INTERVIEW: Richie Ramone | NARC. | Reliably Informed | Music and Creative Arts News for Newcastle and the North East

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On the day I interview a Ramone – something I’ve wanted to do all my writing life – David Bowie dies.

So inevitably, when I get through to Richie Ramone on Skype, the first thing we discuss is the death of The Dame. In a broad New Jersey accent, Richie tells me he “just expect[s] it now, kinda. You try not to get too upset. When you get to 70 you know time ain’t on your side. But who next? I guess it’s the Stones.”

Richie Ramone got the rock ‘n’ roll bug early on. “When I was in high school I got hold of a fake ID. I was sixteen and living in New Jersey and I used to come up to the city, and that’s where I saw the Ramones. I saw them a few times, and I was fan, totally.

“I hated all that arena rock shit, but around 1979/1980 I started hanging out at CBGBs, those kind of places, and I saw so many great bands, and I thought, this is what I want, this is how I want to live my life.”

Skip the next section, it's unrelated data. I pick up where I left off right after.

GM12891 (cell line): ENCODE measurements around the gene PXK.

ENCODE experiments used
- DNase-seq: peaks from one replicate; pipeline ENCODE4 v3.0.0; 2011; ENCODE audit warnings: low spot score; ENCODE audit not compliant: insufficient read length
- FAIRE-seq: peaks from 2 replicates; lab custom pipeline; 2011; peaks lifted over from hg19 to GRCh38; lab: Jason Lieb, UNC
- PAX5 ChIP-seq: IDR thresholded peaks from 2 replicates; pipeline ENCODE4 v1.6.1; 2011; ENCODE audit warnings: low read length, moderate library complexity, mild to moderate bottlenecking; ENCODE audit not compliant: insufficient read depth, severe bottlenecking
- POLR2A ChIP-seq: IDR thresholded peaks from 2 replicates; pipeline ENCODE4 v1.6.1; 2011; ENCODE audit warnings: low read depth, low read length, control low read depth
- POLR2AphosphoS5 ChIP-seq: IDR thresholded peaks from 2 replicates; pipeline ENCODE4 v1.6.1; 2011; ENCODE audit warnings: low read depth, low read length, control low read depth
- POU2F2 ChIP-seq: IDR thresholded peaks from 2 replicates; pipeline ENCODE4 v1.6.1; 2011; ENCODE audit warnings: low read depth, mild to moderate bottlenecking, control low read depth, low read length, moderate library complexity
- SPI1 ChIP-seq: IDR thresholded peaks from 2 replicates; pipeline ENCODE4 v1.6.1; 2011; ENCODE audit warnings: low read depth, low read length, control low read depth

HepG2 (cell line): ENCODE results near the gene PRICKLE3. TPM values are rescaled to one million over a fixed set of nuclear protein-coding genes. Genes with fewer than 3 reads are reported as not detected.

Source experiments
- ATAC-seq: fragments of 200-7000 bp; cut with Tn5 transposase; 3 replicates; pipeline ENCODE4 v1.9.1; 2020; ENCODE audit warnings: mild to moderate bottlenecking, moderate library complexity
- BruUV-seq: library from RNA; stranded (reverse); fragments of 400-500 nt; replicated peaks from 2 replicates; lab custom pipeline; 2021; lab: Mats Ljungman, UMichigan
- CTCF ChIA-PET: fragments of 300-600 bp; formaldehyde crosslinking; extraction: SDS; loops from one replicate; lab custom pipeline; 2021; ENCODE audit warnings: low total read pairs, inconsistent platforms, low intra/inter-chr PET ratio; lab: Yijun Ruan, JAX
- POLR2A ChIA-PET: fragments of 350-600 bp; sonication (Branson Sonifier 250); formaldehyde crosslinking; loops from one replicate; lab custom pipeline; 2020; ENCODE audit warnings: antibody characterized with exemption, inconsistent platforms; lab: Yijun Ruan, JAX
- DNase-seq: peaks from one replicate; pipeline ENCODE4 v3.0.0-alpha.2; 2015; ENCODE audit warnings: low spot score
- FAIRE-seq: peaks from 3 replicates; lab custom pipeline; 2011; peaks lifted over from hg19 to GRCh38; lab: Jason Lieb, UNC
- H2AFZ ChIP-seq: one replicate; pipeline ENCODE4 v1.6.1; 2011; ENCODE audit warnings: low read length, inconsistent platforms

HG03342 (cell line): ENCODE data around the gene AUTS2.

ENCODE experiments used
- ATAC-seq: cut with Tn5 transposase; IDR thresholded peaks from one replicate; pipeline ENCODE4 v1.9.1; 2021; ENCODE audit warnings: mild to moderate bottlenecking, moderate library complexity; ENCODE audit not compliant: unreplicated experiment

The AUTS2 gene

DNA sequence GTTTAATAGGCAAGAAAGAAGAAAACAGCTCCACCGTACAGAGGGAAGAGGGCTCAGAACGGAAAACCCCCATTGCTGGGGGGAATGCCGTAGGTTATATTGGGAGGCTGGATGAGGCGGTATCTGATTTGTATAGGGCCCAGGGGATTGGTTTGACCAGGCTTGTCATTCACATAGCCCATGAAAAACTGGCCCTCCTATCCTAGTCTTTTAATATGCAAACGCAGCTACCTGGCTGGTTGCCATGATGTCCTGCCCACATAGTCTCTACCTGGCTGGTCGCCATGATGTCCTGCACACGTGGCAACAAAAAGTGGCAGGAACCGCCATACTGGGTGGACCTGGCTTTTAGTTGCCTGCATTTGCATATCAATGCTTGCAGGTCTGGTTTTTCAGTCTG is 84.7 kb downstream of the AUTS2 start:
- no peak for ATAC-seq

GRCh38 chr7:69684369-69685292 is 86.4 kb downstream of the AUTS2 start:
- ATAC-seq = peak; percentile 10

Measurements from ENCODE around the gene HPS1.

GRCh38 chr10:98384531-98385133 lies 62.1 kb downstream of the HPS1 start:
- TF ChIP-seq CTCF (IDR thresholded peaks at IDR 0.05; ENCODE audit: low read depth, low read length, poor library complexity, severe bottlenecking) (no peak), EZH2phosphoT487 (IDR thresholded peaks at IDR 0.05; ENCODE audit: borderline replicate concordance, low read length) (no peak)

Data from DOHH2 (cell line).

Born Richie Reinhardt, Richie Ramone was third in a line of excellent drummers (after Tommy and Marky) and played on the albums Too Tough to Die, Animal Boy and Halfway to Sanity. “I mean I was a fan, but I didn’t have any Ramones posters on my walls. When I joined the band I joined as a musician. I’ve been playing the drums since I was five years old so I was brought in because I could play. I’m the only drummer who wrote songs for the band,” says Richie, “I wrote I’m Not Jesus and Somebody Put Something In My Drink.”

Punk rock to the soles of his Keds, Richie also played on solo work by Dee Dee and the posthumous (and rather excellent) Joey Ramone album Ya Know?. Joey was quoted as saying that Richie was the greatest thing to happen to the Ramones, and the love is obviously mutual as Richie continues to play at the annual Joey Ramone Birthday Bash.

“I’m off to the studio this week in LA,” Richie tells me. “I’m working on my second solo album, Cellophane, and I’m really looking forward to it. I don’t play great guitar, but I play enough to write songs.” Unfortunately the album won’t be ready for the tour, which takes in Newcastle’s Cluny on Tuesday 9th February. “Nah, that’s unfortunate, I know,” he says, frustrated at the timing. But Richie is one busy boy; recording with the Gobshites, the Rock ‘n’ Roll Rats, and previously with Fred Schneider of the B52s and Dan Sartain.

At forthcoming Cluny gig Richie assures me it’s not going to be a night for nostalgia. “I’ll be playing Ramones classics, songs I wrote and songs I didn’t, and I’ll be playing a lot of my own material from my solo albums. I heard about audiences up there,” he says of Newcastle. “You guys really like punk rock, right?”

Oh yes, I tell him, oh yes.

Richie Ramone plays The Cluny, Newcastle on Tuesday 9th February.

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